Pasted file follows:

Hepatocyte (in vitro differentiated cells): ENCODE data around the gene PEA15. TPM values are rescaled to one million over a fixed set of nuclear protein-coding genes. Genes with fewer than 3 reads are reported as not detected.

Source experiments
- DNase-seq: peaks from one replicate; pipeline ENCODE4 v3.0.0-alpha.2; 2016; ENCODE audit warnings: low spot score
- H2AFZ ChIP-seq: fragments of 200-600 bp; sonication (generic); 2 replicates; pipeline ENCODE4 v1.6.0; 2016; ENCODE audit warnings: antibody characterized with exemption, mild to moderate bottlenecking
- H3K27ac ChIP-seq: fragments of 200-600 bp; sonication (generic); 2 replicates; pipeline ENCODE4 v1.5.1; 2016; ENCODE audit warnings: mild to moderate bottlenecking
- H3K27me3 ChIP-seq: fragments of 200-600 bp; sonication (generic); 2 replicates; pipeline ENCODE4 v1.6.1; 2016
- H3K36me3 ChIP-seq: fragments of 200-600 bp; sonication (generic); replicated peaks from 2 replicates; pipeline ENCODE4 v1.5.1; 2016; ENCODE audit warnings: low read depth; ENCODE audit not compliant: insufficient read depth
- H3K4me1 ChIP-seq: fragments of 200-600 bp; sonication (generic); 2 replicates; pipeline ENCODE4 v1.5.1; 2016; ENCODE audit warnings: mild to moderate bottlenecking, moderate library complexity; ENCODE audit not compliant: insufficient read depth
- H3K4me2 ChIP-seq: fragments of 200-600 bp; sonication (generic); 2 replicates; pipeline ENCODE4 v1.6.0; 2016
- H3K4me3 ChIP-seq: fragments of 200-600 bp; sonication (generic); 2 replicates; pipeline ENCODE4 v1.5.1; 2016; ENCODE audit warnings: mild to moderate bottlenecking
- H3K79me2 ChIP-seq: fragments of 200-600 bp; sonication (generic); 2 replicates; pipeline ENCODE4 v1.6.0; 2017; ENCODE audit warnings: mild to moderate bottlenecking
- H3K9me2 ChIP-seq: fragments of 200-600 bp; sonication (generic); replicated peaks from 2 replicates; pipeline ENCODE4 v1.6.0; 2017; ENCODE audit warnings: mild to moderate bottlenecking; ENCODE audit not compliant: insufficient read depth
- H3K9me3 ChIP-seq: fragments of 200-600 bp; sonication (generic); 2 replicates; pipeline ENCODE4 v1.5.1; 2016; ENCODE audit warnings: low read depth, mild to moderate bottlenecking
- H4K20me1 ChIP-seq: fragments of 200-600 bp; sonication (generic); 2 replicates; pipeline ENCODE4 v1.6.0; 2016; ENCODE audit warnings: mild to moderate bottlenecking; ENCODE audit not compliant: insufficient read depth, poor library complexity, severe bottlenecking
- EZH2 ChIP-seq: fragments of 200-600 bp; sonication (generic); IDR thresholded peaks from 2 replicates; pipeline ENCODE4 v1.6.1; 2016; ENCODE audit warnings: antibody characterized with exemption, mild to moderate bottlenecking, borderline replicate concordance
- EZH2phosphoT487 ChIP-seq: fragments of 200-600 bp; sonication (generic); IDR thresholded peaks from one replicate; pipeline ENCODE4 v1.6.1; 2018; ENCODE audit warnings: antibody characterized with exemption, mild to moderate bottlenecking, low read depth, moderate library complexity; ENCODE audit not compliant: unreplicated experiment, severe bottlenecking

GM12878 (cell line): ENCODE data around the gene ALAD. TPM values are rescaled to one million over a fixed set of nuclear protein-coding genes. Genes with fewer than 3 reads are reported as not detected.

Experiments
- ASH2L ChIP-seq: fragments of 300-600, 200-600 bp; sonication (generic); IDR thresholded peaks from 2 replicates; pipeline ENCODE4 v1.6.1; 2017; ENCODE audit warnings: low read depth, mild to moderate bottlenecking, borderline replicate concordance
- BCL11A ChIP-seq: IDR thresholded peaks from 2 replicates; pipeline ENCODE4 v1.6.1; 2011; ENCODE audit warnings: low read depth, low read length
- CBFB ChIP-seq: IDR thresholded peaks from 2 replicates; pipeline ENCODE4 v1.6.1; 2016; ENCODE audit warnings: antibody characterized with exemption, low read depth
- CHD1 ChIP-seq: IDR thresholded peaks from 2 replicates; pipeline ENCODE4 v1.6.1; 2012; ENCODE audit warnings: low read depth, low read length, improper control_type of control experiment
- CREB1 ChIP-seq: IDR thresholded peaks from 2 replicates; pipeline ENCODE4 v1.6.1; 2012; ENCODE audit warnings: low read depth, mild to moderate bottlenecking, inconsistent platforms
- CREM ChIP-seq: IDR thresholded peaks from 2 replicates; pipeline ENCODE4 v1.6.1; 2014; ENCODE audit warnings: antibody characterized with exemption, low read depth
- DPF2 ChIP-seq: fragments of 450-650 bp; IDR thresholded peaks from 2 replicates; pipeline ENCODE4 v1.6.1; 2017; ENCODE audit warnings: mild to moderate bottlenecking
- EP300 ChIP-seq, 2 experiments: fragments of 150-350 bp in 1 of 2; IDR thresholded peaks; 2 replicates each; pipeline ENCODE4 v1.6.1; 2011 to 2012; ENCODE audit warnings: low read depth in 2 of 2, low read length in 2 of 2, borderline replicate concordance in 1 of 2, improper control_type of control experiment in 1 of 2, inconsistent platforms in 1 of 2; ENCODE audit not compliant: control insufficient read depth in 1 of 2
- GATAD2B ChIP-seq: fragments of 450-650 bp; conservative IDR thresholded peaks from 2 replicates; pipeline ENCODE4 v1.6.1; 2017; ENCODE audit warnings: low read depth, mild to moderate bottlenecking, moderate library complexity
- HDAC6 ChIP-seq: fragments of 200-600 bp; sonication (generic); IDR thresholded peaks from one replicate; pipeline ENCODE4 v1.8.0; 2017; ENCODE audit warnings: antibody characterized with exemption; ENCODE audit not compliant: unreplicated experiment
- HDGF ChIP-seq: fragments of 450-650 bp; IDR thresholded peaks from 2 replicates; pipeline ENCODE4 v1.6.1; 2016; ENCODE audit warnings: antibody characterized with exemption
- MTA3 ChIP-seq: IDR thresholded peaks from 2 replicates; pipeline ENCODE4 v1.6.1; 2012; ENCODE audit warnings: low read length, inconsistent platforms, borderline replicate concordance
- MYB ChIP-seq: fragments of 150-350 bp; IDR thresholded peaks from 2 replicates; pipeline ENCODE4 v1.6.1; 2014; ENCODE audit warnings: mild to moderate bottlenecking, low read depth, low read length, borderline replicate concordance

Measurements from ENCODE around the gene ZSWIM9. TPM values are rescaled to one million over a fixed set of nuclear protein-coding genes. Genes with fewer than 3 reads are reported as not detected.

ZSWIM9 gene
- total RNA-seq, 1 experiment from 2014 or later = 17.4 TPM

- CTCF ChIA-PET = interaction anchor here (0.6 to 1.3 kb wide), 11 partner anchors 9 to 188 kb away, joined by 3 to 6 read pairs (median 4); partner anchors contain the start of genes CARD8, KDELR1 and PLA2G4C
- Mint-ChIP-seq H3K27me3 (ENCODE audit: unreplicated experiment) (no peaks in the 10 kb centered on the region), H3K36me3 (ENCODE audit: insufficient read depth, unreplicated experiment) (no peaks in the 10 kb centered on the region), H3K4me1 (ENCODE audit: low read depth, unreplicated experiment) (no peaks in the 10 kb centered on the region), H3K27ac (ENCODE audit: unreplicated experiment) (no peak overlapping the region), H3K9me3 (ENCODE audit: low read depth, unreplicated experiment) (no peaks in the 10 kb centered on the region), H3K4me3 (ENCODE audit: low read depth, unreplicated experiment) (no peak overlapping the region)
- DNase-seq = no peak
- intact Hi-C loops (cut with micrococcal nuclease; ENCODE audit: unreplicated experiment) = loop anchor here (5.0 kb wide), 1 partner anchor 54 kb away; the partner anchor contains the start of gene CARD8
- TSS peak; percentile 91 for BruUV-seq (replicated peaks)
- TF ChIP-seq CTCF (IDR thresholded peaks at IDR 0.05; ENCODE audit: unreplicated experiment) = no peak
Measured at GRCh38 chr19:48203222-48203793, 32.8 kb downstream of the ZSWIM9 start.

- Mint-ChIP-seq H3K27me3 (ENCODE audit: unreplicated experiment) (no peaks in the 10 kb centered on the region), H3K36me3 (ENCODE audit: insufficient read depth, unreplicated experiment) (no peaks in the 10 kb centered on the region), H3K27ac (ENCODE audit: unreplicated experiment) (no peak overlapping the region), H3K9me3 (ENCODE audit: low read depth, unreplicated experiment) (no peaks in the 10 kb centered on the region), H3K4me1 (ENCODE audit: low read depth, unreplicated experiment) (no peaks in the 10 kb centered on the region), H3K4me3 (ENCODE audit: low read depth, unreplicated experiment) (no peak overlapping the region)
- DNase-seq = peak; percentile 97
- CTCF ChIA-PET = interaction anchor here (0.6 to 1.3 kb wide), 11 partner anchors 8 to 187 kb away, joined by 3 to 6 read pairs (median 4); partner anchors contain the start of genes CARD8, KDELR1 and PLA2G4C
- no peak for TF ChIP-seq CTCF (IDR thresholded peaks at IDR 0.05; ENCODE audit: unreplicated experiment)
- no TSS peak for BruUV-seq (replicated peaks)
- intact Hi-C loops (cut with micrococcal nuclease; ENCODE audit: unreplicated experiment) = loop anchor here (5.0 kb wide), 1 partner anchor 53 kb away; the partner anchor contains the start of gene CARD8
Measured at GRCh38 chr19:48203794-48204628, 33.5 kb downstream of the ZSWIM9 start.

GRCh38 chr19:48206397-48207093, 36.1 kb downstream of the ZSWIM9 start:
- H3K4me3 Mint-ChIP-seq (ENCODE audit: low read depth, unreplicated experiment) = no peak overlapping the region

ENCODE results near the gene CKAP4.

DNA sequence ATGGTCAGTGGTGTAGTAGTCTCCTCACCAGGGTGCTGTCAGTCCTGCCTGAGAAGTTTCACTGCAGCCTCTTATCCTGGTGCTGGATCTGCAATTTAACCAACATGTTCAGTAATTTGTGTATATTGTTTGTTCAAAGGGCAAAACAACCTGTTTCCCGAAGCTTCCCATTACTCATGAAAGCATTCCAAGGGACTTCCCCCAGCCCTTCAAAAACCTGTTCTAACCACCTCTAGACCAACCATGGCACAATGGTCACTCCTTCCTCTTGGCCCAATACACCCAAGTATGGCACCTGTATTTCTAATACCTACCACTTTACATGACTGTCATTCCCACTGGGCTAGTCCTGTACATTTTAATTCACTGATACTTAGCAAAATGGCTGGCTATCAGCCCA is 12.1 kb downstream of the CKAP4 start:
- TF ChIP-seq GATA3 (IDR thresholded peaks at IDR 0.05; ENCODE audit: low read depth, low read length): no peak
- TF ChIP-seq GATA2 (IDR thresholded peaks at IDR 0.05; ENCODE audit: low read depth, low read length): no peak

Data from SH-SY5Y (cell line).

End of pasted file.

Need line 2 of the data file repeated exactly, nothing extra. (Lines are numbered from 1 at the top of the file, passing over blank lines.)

Source experiments